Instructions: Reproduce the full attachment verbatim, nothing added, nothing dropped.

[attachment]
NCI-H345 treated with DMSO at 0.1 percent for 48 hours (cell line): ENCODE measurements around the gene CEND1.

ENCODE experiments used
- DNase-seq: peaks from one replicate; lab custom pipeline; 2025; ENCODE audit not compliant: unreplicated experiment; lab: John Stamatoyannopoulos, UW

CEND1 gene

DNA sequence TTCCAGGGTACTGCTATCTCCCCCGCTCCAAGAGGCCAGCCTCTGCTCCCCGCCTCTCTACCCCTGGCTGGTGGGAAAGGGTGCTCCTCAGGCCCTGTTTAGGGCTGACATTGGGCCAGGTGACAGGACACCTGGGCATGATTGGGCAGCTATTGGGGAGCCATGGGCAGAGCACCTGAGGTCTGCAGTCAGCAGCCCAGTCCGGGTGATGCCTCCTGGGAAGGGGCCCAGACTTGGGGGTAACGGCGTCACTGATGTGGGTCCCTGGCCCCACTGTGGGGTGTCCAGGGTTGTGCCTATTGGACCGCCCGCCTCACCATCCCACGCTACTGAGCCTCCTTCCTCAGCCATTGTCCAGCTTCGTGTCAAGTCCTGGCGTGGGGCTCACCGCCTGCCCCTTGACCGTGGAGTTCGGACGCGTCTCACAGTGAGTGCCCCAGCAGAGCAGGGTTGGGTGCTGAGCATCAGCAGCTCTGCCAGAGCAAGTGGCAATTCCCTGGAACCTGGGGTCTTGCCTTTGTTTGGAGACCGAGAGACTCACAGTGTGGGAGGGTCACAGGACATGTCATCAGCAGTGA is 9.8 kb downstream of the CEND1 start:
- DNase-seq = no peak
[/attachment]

NCI-H345 treated with DMSO at 0.1 percent for 48 hours (cell line): ENCODE measurements around the gene CEND1.

ENCODE experiments used
- DNase-seq: peaks from one replicate; lab custom pipeline; 2025; ENCODE audit not compliant: unreplicated experiment; lab: John Stamatoyannopoulos, UW

CEND1 gene

DNA sequence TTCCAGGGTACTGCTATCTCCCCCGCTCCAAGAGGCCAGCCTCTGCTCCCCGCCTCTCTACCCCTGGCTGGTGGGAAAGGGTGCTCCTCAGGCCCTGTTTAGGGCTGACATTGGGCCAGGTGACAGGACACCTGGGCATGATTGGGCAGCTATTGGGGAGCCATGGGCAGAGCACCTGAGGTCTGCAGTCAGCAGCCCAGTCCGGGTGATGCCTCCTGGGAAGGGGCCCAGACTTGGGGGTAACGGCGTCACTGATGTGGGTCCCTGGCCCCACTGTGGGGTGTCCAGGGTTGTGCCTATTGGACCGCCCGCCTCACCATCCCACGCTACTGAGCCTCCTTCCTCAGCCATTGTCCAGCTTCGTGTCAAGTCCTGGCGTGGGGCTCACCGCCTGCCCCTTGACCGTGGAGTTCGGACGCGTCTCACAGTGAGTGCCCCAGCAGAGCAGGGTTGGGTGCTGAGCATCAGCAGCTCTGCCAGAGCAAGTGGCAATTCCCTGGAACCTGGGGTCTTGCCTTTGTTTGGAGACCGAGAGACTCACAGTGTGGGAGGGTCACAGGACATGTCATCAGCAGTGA is 9.8 kb downstream of the CEND1 start:
- DNase-seq = no peak